Exemptions and Lien Avoidance Summary
(§ 522)—Exempt assets are assets that unsecured creditors (and some secured creditors) cannot reach. Some key points about exemptions are the following:
- A. Exemptions are for people—not for corporations, partnerships, or LLCs. But, two individuals working together might not be a partnership and each may be able to claim exemptions. (e.g. the “mom-and-pop” business customer)
- B. Exemptions generally apply to assets used by the debtor and dependents of the debtor for household purposes, or as “tools of the trade.”
- C. The assets subject to exemptions must be “crossed out” of the balance sheet when evaluating the collectability of the debtor.
- D. State exemptions v. Federal exemptions. Thirty-six states elected to opt out of the federal exemptions. In opt-out states, debtors can only use the state law exemptions. (If debtor recently moved, which state’s exemptions apply?) In the other states (and Puerto Rico and the Virgin Islands), a debtor can choose either the federal exemptions or the state law exemptions. Wisconsin has not “opted out”, and Debtors frequently choose Wisconsin State exemptions if they have substantial equity in their property because the homestead exemption is larger than the federal exemption. If they do not have substantial equity in their property, debtors frequently choose the Federal exemptions because the wild card exemption is larger than the state exemption.
- E. Federal exemptions (1)
Partial list of the “popular” items:
• Homestead: $25,150
• Motor vehicle: $4,000
• Household items: $13,400 (but not more than $625 per item)
• Jewelry: $1,700
• Wild card: $1,325, plus up to $12,575 of unused homestead
• Books, tools of trade: $2,525
• Non-credit life insurance contract: No Limit
• Credit life insurance contract: up to $13,400
• Personal injury claim payment: up to $25,150
• Professionally prescribed health aids
• Social security, unemployment, veterans’ disability-type benefits
• Alimony, support, maintenance reasonably necessary for support
NOTE: A husband and wife can double up all of the federal exemptions.
NOTE: ERISA-qualified retirement accounts are protected from creditors, with no limit on the value of the account (Patterson v. Shumate, U.S. S.Ct). An individual retirement account (IRA) qualified under the Internal Revenue Code may be exempt up to $1,362,800 (2) (and the court can increase the exemption beyond $1,362,800 (3) “if the interests of justice so require”).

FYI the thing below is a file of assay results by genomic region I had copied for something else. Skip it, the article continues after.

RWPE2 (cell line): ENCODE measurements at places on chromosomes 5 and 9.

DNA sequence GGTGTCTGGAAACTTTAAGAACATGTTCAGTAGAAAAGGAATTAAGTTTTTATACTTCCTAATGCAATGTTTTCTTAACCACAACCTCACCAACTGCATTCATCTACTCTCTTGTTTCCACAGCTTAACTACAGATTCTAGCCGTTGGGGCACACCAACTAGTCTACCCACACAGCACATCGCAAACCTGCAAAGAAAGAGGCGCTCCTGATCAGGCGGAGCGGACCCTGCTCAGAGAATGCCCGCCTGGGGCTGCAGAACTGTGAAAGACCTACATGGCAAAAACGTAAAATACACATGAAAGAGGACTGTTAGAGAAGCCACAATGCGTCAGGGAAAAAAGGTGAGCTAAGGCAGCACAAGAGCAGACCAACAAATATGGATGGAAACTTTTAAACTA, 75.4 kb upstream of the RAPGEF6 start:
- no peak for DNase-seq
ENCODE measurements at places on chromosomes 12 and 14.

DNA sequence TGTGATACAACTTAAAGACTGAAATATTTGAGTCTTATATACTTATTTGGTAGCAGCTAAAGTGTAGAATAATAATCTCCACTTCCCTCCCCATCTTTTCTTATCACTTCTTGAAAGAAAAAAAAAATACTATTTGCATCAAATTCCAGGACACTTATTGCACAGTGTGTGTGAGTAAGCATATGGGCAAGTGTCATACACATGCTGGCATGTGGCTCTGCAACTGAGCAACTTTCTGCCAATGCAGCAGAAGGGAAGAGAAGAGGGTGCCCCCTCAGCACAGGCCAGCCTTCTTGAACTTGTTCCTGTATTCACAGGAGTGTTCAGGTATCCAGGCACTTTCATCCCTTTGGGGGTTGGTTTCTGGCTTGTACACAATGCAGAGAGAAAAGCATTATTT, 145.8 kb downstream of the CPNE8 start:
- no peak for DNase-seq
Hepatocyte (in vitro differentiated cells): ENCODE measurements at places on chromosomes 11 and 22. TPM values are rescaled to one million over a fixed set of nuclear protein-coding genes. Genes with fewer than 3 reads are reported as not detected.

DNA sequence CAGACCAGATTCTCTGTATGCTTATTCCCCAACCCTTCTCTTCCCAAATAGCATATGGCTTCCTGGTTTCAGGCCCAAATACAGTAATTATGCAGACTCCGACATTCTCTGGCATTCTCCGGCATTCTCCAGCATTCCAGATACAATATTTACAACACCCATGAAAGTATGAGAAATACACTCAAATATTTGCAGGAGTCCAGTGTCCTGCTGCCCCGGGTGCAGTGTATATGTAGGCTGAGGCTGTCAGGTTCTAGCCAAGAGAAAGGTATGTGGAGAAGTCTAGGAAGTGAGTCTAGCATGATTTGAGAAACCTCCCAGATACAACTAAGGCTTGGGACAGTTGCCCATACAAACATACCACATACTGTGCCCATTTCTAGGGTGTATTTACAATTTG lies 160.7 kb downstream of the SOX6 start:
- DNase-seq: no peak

- F. States with unlimited homestead exemptions:
• Florida • Iowa • Kansas • Oklahoma • South Dakota • Texas
But, a “sort of” $170,350 (4) cap on state homestead exemptions for homestead acquired within about 3 years, 3 months of the bankruptcy (1215-day period).
- G. Tenancy by the Entireties homestead. Tenancy by the Entireties is a special form of real estate ownership available only to a husband and wife for their homestead. A creditor of only one spouse, generally, cannot enforce a claim against a Tenancy by the Entireties property. Many, but not all states allow Tenancy by the Entireties ownership and the scope of the protection varies among the states that do allow it. Generally, though, in most Tenancy by the Entireties states, if only one spouse files for bankruptcy protection, the entire Tenancy by the Entireties homestead is kept out of the bankruptcy estate—so in effect the bankruptcy debtor-spouse can enjoy an unlimited homestead exemption. However, creditors of both spouses can seek to enforce the claim against Tenancy by Entireties property (up to the applicable state or federal homestead exemption amount). Some of the states that allow Tenancy by the Entireties include:
• Alaska • Arkansas • Delaware • Florida • Hawaii • Illinois • Indiana
• Kentucky • Maryland • Massachusetts • Michigan • Mississippi • Missouri
• New Jersey • New York • North Carolina • Ohio (only TBEs created before 1985)
• Oklahoma • Oregon • Pennsylvania • Rhode Island • Tennessee • Vermont
• Virginia • Wyoming
Lien Avoidance. Generally, assets subject to liens, cannot be kept by the debtor under the exemptions. However, in certain circumstances, the Bankruptcy Code allows a debtor to avoid (set aside) a lien to free up exemptions (§ 522(f)).
1. Judgment lien. The Bankruptcy Code allows a debtor to eliminate a judgment lien that impairs an exemption (except judgments for domestic support obligations cannot be eliminated). For example, in Wisconsin, a debtor can set aside a judgment lien that cuts into the debtor’s Wisconsin homestead exemption ($75,000 for a single debtor; $150,000 for joint debtors—e.g. husband and wife).
2. Security interest lien. The Bankruptcy Code also allows the debtor to set aside any non-possessory/non-purchase money security interest in household items, animals, crops, tools of the trade, and professional prescribed health aids, to the extent of the debtor’s exemptions in such assets. So, for example, a husband and wife in business together may each keep from the otherwise “secured” creditor $15,000 worth of tools of the trade ($30,000 combined) if they filed their bankruptcy in Wisconsin. (Some courts, in other states, have held that § 522(f)(3) limits the “tools of the trade” security interest avoidance to $6,825 (5) per debtor. However, a Wisconsin bankruptcy court has held that this limit does not apply in Wisconsin cases.)
If you have any questions regarding this article or other bankruptcy-related matters, please contact attorney Matthew P. Gerdisch (email@example.com) or attorney Samuel C. Wisotzkey (firstname.lastname@example.org) at (414) 962-5110.
(1) All of the figures stated have been updated effective 4/1/19, and next scheduled to adjust on 4/1/2022. See Doc. 2019-01903 Published 2-12-19. Numbers adjusted with the Consumer Price Index (CPI) every 3 years (2019).
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